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Parenting Issues This forum is for discussing any of the parenting issues involved in your divorce, including parenting of step-children.

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  #1  
Old 10-10-2005, 02:53 PM
Ladybug Ladybug is offline
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We're finishing up mediation. I've been a stay-at-home mom for the past 4 1/2 years. Our kids are very young (3 and 4 1/2). At first, my ex wanted 50/50. The mediator and I explained that they were just too young for this. So he's agreed to 60/40. Now, the problem is that he now wants me to agree to 50/50 as of next summer. I'm not willing to make any promises because I really feel strongly about seeing how the kids react to 60/40 first. I want to bring in a child psychologist or mediator for a non-biased opinion on their adjustment before we even look at 50/50. My ex doesn't want this. He feels threatened. Eventually, I want it to be 50/50 but I think they are too young right now. The problem is that, my ex is bullying me by saying that he's willing to pay me full child support for 6 months beyond our switch to 50/50. For me, the money is irrelevant.... I just want what's best for the kids.

Also, I'm curious about other's parenting schedules. I want a predictable schedule that's the same from week to week but with longer stays (4-5 days). He wants something that's all over the place but shorter stays (2-3 days). We're having trouble agreeing on what's best for our young kids. I want stability for them and he wants to see them often without much stability.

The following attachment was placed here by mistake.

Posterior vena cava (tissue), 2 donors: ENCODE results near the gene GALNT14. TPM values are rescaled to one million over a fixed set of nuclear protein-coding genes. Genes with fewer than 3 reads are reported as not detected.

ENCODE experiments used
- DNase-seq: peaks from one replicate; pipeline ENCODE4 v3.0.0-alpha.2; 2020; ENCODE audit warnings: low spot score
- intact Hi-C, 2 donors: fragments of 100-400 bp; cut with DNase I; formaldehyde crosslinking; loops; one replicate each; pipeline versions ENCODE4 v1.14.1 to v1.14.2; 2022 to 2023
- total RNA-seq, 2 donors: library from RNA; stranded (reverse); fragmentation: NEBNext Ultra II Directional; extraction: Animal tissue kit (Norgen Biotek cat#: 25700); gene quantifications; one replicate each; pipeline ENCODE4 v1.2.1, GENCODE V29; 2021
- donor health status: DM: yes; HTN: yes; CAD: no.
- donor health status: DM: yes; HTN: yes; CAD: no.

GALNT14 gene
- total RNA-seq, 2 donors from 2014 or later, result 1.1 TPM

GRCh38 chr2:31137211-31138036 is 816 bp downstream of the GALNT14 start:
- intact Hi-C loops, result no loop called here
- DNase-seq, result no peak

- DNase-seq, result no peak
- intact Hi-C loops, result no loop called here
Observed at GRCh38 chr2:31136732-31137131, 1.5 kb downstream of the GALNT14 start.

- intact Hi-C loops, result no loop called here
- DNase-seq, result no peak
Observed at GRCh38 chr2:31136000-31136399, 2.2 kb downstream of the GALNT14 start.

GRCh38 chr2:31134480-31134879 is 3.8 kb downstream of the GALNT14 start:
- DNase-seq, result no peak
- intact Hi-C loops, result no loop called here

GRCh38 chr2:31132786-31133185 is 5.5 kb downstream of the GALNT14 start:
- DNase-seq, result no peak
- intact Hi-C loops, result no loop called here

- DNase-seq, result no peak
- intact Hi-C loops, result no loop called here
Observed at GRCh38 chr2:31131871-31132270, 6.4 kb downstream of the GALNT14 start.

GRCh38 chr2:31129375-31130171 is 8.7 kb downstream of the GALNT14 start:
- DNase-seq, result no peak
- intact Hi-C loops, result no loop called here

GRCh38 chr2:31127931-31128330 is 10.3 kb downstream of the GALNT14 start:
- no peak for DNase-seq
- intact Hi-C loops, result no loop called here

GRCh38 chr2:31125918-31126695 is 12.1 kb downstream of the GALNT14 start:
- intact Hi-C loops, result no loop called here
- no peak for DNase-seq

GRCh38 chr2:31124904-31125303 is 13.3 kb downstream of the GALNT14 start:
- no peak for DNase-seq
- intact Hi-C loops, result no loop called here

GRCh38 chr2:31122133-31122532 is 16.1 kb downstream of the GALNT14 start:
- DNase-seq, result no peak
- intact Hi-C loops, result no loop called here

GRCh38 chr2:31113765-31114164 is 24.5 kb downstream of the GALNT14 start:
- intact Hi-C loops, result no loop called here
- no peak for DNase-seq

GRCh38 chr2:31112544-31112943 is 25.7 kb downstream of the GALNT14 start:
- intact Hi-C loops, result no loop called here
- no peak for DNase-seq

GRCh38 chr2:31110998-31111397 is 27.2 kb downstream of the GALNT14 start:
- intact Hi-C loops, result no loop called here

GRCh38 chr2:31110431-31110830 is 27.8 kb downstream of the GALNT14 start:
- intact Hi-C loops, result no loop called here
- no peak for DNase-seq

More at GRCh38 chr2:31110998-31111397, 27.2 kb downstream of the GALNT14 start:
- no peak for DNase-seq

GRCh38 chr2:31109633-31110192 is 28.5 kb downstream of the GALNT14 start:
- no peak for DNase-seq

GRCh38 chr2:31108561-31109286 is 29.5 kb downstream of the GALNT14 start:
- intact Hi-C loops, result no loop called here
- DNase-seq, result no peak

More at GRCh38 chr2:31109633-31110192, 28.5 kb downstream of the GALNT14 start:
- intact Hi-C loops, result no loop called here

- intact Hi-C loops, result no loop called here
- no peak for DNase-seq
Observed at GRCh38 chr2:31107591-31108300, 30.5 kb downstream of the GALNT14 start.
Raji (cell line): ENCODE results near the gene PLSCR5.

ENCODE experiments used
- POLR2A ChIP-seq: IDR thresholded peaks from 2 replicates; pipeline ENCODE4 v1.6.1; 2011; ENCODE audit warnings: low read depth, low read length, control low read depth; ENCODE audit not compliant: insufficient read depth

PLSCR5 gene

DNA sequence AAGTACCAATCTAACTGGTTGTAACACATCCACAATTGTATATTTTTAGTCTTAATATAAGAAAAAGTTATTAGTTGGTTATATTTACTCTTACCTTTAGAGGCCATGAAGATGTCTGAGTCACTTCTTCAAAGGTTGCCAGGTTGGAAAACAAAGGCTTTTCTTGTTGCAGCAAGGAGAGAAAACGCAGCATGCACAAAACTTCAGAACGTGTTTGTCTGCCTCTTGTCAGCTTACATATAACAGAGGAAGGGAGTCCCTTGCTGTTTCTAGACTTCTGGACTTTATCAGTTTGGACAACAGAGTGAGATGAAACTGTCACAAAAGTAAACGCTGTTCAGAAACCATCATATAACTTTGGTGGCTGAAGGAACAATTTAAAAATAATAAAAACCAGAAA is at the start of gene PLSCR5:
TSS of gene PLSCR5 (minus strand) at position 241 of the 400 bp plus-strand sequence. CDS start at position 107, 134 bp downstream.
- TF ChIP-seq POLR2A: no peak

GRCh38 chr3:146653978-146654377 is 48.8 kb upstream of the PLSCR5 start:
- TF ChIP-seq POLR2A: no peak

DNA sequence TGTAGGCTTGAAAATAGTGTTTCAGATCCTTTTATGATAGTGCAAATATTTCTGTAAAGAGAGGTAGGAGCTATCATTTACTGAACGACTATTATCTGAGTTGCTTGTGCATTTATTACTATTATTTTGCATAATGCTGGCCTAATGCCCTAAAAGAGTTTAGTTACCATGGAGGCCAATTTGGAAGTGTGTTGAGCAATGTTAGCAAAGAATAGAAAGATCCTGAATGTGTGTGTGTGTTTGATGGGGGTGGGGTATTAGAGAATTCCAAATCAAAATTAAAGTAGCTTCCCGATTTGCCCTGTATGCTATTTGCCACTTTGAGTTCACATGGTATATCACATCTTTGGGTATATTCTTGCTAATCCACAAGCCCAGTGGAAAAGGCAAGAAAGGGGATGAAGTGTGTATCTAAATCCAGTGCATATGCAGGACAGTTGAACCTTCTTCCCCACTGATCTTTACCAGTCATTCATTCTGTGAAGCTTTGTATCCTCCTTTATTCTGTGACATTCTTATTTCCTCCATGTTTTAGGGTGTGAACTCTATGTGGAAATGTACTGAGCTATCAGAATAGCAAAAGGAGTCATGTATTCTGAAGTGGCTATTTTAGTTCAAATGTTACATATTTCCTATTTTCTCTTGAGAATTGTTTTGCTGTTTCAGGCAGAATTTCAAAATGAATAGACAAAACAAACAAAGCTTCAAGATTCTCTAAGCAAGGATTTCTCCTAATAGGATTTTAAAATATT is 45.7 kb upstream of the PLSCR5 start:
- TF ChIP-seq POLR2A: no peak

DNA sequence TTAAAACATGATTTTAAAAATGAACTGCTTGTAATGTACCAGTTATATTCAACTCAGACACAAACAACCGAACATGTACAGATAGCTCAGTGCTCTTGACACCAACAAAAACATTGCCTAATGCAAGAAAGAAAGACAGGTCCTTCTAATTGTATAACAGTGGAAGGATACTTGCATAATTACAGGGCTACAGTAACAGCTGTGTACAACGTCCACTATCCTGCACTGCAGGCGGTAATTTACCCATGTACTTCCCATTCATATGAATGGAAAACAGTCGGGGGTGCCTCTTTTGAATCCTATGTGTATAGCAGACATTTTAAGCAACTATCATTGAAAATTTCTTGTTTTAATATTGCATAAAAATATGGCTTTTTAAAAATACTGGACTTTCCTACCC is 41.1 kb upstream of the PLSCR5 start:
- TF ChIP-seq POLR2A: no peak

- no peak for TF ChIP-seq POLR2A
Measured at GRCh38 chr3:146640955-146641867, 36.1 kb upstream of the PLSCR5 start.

Last edited by Jeff; 10-17-2005 at 09:34 AM.
  #2  
Old 10-10-2005, 03:18 PM
New_Beginning New_Beginning is offline
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Hi Ladybug -- I have a totally different problem... my ex will not see our DD. (who is 5, we are going thru the process for 2 month) She keeps calling him everyday...and telling him how much she misses him ..and when can she see him... It breaks my heart to see her this way.... that idiot is getting back to me by torturing her....

Not sure what can I do....so she can see her dad every other weekend... I strongly beleive that every kids need to see their dad....
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Old 10-11-2005, 09:55 AM
logicalvelocity logicalvelocity is offline
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I am no expert but it appears that you are of a tender years position. This doctrine is not law and is biased. Its ironic to say that the children are 100% when they are able to spend 60% with yourself and unable to spend 50% with the other parent. Your position is speculative that the children can not handle it. Children can handle more than you think. Also from the age of your children they will be starting school within the next year or two. Will they not be able to handle this as well. If they can handle 40%, they can handle 50%.
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Old 10-11-2005, 09:57 AM
logicalvelocity logicalvelocity is offline
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There is no law to compel a parent to see and visit their children and for that matter sustain a relationship. Talk to your former spouse and encourage the relationship. Thats all you can do.